- The name of your game is a trademark and can be monopolized as such. A trademark is a brand name (like Ford, Coke and Scrabble) that a business uses to distinguish its goods or service from those of its competitors. You merely need to use a word or other symbol as a brand name to acquire common-law monopoly rights in the mark. However, your rights will be much stronger if you register the mark with the PTO. A trademark can be a broad form of IP and can be renewed indefinitely, as long as it's used.

- Unfair competition is a right similar to the trademark right, but it usually covers a commercial aspect of a good or service that is distinctive but not distinctive enough to be considered a trademark. Under common law, or judge-made laws, you can sue infringers. For example, an unusual coloring of game pieces can be covered by the rules of unfair competition. It's a common-law right and is generally fairly narrow.


Every independent inventor knows the toil and years that go into bringing an idea into existence. The fact is that your ideas, concepts and innovations have real value and can be stolen. The best defense against this sort of theft is for the inventor to be able to readily provide proof of ownership.

I have first hand experience being ripped off by one of the popular Invention submission company advertised on national television. There are thousands of creators who have
been ripped off too.

are posted countless sad cases One of such cases is outlined below

The Horror Story Dedicated To The Memory of Edwin Armstrong

Edwin Armstrong is the inventor of much of the technology used in radio and television.

Armstrong, an inductee into the National Inventors Hall of Fame, killed himself after David Sarnoff the founder and president of NBC stole his technology and refused to take out a license on his patents.

Ultimately his widow collected several million dollars.

For more information on this paramount case of Armstrong you may see Empire of the Air, either the book or Ken Burns' TV program.


As an independent inventor you have two alternatives to securing your IP rights:

  • You can hire a professional to guide you through the patent process (That may cost you something in the range of US$ 10,000 -20,000 to be conservative.)

    You can take the rewarding step to a- learning about techniques available to protect your invention. You will be then fully aware of existing pitfalls and sure to eliminate the chances of theft and then b- approach a professional or a buyer to negotiate.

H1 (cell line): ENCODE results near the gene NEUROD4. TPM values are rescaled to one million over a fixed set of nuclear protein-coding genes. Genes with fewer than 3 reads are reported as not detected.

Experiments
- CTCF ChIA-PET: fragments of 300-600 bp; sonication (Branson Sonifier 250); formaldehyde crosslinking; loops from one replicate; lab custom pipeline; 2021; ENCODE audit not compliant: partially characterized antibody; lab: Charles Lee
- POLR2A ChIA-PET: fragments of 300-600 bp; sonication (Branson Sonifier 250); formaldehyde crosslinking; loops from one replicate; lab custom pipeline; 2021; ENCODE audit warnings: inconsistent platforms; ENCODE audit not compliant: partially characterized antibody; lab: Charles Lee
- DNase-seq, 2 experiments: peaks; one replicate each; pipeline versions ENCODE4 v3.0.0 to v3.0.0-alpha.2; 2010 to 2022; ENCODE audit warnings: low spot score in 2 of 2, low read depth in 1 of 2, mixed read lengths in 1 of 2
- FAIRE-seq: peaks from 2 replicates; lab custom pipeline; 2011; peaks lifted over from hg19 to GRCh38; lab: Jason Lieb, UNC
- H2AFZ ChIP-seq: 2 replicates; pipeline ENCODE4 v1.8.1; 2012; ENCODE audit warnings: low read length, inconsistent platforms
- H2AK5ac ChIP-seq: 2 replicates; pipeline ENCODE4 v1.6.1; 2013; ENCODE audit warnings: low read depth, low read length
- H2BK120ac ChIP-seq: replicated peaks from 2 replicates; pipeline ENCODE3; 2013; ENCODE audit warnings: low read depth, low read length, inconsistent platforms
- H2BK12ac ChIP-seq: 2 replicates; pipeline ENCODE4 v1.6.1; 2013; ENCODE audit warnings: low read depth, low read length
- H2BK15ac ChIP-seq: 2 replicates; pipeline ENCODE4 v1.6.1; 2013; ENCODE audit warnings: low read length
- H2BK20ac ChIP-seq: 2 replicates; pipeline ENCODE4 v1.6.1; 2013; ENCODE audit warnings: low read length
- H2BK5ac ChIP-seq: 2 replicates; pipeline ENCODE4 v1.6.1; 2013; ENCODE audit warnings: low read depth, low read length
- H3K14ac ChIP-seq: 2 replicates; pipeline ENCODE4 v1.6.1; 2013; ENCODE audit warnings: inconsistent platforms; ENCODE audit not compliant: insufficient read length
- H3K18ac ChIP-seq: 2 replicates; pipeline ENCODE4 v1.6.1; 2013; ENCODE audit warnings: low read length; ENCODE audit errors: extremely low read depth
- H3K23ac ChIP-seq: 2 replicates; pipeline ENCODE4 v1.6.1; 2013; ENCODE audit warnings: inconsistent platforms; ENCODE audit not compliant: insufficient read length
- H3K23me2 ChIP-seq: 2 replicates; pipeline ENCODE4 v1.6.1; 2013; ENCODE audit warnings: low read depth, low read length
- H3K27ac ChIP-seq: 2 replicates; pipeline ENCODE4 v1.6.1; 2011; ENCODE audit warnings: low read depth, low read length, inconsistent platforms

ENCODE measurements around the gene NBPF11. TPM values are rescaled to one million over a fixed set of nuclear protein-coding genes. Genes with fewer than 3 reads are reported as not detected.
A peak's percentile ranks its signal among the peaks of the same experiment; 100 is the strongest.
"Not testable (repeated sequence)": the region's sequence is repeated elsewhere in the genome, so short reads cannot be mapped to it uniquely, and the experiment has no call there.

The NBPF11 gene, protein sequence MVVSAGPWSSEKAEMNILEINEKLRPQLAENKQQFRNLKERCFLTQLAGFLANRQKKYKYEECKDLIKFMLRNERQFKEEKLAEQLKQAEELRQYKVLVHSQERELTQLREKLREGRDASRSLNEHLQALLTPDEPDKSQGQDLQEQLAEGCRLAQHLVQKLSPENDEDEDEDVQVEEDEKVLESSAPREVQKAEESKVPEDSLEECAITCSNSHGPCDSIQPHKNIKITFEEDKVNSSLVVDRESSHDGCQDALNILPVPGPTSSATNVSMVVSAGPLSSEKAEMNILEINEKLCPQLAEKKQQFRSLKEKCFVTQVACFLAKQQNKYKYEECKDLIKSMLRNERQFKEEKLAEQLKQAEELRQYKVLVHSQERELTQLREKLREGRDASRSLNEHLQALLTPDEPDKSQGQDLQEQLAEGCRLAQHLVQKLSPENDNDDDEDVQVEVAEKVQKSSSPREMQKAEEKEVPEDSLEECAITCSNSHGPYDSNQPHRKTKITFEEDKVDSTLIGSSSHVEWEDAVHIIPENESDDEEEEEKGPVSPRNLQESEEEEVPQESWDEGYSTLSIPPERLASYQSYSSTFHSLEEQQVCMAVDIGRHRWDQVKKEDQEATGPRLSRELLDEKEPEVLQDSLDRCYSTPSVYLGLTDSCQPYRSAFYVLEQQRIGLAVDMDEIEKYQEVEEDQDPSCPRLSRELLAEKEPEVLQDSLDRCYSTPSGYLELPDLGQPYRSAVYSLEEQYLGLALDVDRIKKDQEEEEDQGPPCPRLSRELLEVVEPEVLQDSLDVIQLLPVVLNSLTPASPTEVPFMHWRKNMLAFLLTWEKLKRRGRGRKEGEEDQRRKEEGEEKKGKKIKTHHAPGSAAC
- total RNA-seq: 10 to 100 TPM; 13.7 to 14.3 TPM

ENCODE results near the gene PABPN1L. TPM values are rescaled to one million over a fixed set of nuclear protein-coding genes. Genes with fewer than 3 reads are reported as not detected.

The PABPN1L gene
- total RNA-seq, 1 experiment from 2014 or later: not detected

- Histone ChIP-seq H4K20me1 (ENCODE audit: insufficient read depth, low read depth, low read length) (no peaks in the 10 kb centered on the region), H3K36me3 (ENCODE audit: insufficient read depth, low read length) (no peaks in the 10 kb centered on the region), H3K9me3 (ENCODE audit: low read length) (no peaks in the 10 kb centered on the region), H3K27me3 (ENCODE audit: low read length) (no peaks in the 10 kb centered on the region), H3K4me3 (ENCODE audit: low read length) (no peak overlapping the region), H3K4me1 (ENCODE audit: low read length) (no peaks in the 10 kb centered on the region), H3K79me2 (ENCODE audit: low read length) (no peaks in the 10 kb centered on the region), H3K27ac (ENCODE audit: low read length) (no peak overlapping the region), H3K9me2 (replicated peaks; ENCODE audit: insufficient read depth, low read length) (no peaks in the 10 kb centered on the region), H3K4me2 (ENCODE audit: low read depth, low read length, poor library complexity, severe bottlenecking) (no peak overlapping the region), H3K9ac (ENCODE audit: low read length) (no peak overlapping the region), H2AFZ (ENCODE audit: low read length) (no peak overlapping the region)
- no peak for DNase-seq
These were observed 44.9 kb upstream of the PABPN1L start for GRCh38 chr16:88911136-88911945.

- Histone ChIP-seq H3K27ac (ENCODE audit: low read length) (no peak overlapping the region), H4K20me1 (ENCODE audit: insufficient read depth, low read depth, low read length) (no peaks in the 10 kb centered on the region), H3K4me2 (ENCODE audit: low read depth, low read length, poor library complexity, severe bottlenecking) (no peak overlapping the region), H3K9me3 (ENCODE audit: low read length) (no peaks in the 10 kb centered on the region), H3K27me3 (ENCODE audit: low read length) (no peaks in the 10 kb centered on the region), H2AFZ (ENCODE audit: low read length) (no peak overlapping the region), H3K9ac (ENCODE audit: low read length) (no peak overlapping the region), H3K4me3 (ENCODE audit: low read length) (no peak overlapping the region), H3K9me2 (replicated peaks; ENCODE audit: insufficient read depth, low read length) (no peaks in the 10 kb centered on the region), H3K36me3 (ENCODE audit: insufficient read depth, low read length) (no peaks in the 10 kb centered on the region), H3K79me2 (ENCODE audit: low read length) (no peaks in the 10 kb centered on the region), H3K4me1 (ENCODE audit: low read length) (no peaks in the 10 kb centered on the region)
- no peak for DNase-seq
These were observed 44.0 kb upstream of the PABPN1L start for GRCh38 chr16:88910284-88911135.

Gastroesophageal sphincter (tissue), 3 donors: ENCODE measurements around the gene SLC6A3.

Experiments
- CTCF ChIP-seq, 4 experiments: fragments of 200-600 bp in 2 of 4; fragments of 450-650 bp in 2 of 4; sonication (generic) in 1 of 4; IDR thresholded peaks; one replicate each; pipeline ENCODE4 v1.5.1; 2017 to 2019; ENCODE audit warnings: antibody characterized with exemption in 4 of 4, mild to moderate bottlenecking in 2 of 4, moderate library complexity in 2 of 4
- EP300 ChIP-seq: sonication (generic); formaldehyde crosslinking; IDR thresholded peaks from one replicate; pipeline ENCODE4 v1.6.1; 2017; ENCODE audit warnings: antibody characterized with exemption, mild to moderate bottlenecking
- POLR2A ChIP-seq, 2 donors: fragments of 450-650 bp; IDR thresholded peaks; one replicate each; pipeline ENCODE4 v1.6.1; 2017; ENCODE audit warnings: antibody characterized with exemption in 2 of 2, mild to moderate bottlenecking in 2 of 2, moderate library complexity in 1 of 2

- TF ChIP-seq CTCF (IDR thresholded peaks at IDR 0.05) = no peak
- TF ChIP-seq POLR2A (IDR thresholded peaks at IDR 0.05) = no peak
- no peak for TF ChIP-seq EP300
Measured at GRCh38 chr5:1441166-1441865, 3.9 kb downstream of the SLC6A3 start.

• The second listed alternative or strategy is to secure the privacy of your IP until you are ready to disclose and sell; and then let the new owner or partner worry about the patent process and the associated fees.

    Whether you decide to retain an Attorney, hire the services of a marketing firm, sell or attempt to patent the invention yourself, you are in total control; confident to prove legal ownership and stand up to any legal challenge in a court of law.

    - Don't walk as a novice into uncharted waters! Don't let your innovation or concept become an enigma.

    Knite Enterprises LLC, offers you a set of instructions for a nominal fee. You don't need to give up your purse to protect your Intellectual property.


    Once the US' Patent and Trademark Office - PTO - issues an Allowance for a Patent to an inventor that patent is now a matter of public record.

    Any corporate entity that notices it and takes an interest may strategically level an infringement law suit. If this entity loses they will then keep appealing, using there financial prowess and seemingly limitless budget, until the inventor runs out of resources!

    Patents do not necessarily protect an independent inventors ownership rights as does Privacy.

    - Inventors must remember to only disclose to a prospective buyer what it does without disclosing how it does it. This rule of thumb is general and should be utilized with caution and according to the technology of your particular invention.


    After years and years of financial sacrifices and hard work one can imagine that the "creator" succumbing to these legal pitfalls is frustrated, angry and embarrassed.

    Knite Enterprises LLC, had the experience to guide you into safe lanes and show you how to protect your rights and legal ownership of your IP.

    - Knite Enterprises LLC Invention Protection Fundamentals Manual is a comprehensive package of tips and no nonsense advises, straight forward set of instructions written in plain English - no legal jargon. You will receive all of the information that you need to protect your invention. You will be guided step by step from its original date of conception to the final stage of development...!


    Don't get scammed or duped by the many invention promotion / marketing firms. They will charge you huge amount of money for poor result. You do not need a middleman from the start. With Knite Enterprises LLC's Invention Protection Fundamentals Manual you will learn all about IP protection, You will be fully aware of pitfalls. You will know the ropes and be in strong position when you hire a specialist / professional. You won't be flabbergasted / hypnotized by "experts" legal jargon. You will know your rights. You will lead the negotiation. Nothing will be imposed on you.

    - Remember it is one thing to prove that you filed for a patent correctly or first. Its another thing to be able to prove in court that said invention is really your sole property. The "first to conceive" the idea and is able to prove it will be recognized as the true owner under the law. Don't waste time and money. Benefit from Knite Enterprises LLC's experience in Intellectual Property Protection.